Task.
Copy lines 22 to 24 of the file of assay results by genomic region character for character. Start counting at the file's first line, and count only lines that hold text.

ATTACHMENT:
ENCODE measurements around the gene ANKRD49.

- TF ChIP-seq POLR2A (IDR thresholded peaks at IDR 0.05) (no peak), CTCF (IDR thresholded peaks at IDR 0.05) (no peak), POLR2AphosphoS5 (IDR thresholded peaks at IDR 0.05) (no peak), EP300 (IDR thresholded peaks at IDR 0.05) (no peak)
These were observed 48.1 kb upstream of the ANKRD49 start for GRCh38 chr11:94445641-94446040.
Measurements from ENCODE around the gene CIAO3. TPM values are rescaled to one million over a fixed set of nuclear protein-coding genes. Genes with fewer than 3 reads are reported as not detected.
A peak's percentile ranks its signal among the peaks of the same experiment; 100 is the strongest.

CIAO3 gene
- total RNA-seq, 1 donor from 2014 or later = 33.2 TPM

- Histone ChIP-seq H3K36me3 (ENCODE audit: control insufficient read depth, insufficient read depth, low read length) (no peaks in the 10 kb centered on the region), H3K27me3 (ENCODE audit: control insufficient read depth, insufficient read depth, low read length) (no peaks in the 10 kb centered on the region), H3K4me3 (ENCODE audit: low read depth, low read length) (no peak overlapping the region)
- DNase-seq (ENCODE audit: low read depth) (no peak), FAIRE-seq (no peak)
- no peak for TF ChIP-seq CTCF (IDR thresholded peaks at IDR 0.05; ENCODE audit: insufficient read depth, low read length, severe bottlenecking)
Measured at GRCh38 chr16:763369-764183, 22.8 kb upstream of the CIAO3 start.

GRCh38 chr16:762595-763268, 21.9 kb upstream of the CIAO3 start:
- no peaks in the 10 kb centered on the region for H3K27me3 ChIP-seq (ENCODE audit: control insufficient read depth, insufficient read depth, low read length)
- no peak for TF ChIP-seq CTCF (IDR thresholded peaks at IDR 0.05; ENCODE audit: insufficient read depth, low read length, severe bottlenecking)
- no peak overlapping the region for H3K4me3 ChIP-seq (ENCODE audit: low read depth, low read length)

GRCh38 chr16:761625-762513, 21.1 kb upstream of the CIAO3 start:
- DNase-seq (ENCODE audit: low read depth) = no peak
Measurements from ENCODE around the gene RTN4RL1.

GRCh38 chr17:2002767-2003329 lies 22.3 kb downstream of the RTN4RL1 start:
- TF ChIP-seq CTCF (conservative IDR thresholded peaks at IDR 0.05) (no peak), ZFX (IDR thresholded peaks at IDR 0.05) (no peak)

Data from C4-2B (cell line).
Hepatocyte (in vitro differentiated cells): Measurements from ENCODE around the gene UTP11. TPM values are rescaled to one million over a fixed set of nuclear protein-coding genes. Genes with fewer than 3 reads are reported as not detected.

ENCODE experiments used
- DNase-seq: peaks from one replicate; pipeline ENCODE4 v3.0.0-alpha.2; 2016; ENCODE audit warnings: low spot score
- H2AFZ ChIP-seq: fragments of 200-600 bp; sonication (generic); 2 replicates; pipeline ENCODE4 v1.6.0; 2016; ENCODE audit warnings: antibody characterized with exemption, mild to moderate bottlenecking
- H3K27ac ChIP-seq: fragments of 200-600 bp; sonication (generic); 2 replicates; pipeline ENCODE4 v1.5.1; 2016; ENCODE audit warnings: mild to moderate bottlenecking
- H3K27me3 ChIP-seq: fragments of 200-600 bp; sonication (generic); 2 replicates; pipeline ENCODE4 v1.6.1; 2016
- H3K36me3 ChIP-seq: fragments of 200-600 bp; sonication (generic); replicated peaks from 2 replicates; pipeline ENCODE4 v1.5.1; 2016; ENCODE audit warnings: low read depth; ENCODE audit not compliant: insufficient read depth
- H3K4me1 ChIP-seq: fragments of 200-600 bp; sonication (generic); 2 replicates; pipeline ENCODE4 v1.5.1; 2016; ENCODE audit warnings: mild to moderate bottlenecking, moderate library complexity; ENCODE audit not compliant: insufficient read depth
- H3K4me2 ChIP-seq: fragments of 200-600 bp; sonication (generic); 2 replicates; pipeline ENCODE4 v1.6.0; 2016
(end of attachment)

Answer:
Hepatocyte (in vitro differentiated cells): Measurements from ENCODE around the gene UTP11. TPM values are rescaled to one million over a fixed set of nuclear protein-coding genes. Genes with fewer than 3 reads are reported as not detected.

ENCODE experiments used
- DNase-seq: peaks from one replicate; pipeline ENCODE4 v3.0.0-alpha.2; 2016; ENCODE audit warnings: low spot score